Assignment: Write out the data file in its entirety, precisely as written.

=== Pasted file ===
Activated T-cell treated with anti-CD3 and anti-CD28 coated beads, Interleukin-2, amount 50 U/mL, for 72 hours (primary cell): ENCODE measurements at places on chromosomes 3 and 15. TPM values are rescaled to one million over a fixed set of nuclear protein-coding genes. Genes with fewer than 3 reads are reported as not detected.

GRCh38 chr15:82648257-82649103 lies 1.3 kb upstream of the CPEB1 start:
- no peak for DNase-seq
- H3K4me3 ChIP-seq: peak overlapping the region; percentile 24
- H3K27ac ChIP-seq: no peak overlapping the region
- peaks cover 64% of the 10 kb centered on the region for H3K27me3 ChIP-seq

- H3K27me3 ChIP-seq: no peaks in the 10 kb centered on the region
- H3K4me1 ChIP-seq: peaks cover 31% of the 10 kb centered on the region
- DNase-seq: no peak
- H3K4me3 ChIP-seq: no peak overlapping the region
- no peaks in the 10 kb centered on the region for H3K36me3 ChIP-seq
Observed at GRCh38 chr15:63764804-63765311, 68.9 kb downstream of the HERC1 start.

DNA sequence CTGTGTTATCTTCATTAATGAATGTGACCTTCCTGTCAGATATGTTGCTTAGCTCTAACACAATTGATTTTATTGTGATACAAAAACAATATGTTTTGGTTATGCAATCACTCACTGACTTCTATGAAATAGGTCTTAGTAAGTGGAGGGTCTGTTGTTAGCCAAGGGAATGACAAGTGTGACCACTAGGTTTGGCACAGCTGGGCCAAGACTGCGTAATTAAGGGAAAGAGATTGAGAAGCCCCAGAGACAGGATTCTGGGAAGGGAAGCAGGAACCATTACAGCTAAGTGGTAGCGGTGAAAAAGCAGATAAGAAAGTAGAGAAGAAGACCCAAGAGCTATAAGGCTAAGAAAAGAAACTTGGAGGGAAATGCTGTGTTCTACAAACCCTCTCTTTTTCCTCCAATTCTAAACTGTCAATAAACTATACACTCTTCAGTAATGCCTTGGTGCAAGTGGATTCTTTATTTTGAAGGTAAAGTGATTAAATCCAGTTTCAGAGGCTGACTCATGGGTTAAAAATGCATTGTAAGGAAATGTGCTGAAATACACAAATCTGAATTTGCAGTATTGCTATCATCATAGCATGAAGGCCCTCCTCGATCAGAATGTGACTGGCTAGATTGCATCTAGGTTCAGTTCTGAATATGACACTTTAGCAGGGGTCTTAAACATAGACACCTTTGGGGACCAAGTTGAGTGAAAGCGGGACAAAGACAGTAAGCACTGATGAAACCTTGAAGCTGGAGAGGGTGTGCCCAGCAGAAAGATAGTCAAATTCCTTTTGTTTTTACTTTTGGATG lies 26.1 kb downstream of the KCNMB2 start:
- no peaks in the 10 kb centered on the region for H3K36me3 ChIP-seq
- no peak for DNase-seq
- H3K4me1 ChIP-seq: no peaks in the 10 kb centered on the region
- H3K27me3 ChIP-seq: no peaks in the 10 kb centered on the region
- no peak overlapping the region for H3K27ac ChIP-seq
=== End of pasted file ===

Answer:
Activated T-cell treated with anti-CD3 and anti-CD28 coated beads, Interleukin-2, amount 50 U/mL, for 72 hours (primary cell): ENCODE measurements at places on chromosomes 3 and 15. TPM values are rescaled to one million over a fixed set of nuclear protein-coding genes. Genes with fewer than 3 reads are reported as not detected.

GRCh38 chr15:82648257-82649103 lies 1.3 kb upstream of the CPEB1 start:
- no peak for DNase-seq
- H3K4me3 ChIP-seq: peak overlapping the region; percentile 24
- H3K27ac ChIP-seq: no peak overlapping the region
- peaks cover 64% of the 10 kb centered on the region for H3K27me3 ChIP-seq

- H3K27me3 ChIP-seq: no peaks in the 10 kb centered on the region
- H3K4me1 ChIP-seq: peaks cover 31% of the 10 kb centered on the region
- DNase-seq: no peak
- H3K4me3 ChIP-seq: no peak overlapping the region
- no peaks in the 10 kb centered on the region for H3K36me3 ChIP-seq
Observed at GRCh38 chr15:63764804-63765311, 68.9 kb downstream of the HERC1 start.

DNA sequence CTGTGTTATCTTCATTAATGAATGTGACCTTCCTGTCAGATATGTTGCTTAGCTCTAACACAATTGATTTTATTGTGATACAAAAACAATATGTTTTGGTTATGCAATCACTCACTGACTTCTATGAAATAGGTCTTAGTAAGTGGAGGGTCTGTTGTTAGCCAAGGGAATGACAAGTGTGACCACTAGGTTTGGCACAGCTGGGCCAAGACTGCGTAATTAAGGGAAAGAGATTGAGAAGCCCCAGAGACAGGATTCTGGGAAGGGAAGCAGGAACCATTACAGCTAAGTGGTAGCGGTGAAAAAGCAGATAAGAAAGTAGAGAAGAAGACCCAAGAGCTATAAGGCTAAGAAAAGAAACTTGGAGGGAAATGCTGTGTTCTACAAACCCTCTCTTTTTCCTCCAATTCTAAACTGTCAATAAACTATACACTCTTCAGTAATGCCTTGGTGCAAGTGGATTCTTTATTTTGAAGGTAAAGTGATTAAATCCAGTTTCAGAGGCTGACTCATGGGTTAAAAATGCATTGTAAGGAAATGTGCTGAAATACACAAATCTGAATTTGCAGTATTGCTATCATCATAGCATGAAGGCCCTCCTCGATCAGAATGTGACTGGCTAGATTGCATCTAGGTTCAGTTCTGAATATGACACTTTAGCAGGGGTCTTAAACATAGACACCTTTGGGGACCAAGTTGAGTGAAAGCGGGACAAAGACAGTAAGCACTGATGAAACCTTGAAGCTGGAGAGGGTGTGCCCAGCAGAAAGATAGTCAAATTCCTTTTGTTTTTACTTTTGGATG lies 26.1 kb downstream of the KCNMB2 start:
- no peaks in the 10 kb centered on the region for H3K36me3 ChIP-seq
- no peak for DNase-seq
- H3K4me1 ChIP-seq: no peaks in the 10 kb centered on the region
- H3K27me3 ChIP-seq: no peaks in the 10 kb centered on the region
- no peak overlapping the region for H3K27ac ChIP-seq